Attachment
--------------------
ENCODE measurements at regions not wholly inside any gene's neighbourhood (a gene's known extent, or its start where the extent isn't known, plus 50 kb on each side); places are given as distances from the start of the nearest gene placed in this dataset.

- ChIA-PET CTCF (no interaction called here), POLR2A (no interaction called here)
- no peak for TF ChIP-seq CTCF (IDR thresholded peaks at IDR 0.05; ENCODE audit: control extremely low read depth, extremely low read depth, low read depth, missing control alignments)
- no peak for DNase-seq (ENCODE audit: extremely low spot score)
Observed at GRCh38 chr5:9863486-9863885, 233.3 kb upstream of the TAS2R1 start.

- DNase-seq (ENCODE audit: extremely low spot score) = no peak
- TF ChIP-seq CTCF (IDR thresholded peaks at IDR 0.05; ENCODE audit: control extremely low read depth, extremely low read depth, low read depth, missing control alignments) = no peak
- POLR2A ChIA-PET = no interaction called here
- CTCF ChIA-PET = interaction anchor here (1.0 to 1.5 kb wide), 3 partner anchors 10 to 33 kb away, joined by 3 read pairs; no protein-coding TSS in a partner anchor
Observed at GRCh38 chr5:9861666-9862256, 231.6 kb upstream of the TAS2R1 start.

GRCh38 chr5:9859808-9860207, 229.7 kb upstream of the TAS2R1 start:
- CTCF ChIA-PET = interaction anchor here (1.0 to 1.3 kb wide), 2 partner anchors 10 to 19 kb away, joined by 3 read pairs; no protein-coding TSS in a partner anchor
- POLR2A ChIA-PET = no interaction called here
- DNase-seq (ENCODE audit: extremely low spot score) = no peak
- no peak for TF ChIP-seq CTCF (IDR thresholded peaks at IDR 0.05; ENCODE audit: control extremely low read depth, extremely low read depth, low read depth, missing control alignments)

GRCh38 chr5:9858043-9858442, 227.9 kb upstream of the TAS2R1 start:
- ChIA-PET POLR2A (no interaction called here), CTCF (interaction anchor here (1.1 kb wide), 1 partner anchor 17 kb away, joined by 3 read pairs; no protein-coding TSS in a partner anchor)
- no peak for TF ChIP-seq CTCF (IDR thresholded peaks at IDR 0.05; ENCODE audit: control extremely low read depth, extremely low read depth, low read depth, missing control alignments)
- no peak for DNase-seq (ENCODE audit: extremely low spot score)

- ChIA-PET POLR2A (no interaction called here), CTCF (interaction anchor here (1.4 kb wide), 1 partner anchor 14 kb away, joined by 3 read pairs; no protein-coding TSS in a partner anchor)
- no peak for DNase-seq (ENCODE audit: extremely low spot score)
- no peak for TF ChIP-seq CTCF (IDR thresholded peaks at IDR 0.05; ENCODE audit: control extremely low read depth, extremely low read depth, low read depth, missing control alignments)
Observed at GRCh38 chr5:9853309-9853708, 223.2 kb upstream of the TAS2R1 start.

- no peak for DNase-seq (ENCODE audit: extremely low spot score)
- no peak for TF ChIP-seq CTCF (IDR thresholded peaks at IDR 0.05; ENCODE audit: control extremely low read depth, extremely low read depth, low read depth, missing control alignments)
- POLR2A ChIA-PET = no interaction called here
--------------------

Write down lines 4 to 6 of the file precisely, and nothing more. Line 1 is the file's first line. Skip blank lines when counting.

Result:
- no peak for DNase-seq (ENCODE audit: extremely low spot score)
Observed at GRCh38 chr5:9863486-9863885, 233.3 kb upstream of the TAS2R1 start.

- DNase-seq (ENCODE audit: extremely low spot score) = no peak